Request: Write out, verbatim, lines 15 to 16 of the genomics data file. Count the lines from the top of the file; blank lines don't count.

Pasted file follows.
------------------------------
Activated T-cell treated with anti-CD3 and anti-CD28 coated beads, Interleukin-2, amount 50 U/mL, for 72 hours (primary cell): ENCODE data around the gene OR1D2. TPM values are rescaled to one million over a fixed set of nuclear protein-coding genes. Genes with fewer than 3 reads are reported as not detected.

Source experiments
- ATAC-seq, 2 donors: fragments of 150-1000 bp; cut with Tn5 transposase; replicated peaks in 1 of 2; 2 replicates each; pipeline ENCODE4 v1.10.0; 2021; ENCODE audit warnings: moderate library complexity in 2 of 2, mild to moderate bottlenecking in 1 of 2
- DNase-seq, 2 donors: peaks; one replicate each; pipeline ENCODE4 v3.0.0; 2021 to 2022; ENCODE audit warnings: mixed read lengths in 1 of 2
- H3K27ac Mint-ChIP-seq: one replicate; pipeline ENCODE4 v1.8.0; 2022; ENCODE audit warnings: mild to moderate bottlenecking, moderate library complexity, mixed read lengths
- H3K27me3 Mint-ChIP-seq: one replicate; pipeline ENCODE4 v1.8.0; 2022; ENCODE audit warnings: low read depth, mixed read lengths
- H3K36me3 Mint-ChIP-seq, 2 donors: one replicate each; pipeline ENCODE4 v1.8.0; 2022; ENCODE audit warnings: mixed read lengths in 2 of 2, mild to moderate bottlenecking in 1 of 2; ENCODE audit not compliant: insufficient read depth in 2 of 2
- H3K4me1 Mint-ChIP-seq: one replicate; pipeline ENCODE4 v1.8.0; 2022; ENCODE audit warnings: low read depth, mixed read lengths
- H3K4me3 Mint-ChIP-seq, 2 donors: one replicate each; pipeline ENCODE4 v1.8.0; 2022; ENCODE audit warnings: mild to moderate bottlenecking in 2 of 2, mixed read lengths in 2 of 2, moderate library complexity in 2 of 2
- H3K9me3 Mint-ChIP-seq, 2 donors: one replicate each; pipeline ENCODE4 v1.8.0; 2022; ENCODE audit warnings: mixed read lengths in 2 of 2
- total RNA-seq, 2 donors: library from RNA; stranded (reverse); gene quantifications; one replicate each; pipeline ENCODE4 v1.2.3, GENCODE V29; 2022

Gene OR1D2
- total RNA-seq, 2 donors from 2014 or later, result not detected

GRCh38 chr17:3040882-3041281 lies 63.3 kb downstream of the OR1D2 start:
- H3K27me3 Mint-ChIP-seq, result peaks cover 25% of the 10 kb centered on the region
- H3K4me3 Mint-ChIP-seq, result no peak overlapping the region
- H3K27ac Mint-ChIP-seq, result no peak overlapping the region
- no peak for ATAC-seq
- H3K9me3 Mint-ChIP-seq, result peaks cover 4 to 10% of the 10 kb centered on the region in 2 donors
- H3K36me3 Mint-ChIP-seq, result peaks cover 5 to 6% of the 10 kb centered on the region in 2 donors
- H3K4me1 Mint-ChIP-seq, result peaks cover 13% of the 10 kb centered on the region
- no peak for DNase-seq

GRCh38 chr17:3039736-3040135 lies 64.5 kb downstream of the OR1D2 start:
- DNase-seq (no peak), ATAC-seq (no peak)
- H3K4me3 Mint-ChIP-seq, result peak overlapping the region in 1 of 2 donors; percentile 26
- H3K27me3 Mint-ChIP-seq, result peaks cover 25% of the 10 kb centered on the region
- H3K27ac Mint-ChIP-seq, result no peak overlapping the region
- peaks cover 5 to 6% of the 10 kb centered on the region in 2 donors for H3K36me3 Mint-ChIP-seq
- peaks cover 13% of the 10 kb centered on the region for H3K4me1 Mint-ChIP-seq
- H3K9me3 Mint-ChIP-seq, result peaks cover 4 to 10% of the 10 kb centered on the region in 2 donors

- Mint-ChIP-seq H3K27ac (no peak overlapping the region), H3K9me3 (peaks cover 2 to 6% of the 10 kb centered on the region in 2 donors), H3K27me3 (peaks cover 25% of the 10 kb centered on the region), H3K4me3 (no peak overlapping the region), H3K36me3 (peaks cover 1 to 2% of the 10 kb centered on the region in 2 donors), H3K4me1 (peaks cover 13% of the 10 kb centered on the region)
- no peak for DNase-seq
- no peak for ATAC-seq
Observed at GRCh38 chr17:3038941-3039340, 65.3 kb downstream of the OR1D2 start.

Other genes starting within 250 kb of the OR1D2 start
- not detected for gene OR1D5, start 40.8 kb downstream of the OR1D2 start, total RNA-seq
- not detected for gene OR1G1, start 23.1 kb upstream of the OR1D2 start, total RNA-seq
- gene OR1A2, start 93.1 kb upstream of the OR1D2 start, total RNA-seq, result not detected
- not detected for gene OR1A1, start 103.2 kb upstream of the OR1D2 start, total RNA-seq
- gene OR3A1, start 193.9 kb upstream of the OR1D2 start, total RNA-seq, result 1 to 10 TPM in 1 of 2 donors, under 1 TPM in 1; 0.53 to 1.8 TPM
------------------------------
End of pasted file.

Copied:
- H3K27me3 Mint-ChIP-seq, result peaks cover 25% of the 10 kb centered on the region
- H3K4me3 Mint-ChIP-seq, result no peak overlapping the region